China’s steeply rising imports of corn have thrown world market prices into disarray. The price of the grain hit a nine year high in early May at $7.32 per bushel and remained elevated at more than $6 this week – a price not seen since early 2013.
China’s demand for feed grains has been increasing rapidly as its hog production is rebounding after outbreaks of the African swine fever. This trend has also affected wheat and barley, while demand for soy – also a common animal feed – has remained high since last year. According to the USDA, corn imports into China were up by almost 250 percent in the 2020/21 marketing year, while those of wheat nearly doubled.
China’s rapid increase in wealth means that more people have the means to eat meat, pushing up demand especially for the county’s favorite, pork.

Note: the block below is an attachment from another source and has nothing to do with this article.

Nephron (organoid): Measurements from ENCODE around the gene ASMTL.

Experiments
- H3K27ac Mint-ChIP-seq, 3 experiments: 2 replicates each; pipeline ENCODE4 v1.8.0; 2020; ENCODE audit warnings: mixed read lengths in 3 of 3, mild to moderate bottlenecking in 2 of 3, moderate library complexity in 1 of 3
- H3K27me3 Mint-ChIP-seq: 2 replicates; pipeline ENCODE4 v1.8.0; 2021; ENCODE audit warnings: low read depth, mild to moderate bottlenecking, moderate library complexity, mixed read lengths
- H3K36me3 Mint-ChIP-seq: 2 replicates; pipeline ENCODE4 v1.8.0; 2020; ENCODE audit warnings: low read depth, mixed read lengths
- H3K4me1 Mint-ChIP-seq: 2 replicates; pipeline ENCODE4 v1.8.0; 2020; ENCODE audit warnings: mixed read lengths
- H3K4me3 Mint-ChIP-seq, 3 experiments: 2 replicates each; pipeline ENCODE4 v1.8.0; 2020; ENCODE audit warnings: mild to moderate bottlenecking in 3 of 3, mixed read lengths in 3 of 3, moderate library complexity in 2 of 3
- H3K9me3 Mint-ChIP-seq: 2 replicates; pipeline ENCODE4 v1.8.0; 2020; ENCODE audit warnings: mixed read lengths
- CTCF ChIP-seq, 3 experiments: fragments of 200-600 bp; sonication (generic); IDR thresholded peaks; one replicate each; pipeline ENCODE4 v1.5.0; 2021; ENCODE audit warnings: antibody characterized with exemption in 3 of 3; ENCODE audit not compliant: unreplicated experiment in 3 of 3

While local farmers are also expanding the area planted with corn, imported corn remains cheaper despite exploding prices, benefitting the U.S. which is a major corn exporter. As for soybeans, Brazil beats the U.S. as the biggest exporters of the product, which ties China’s hunger for feed grains to another global problem: deforestation. According to a report by the WWF, China was through its trade responsible for almost one quarter of global tropical deforestation.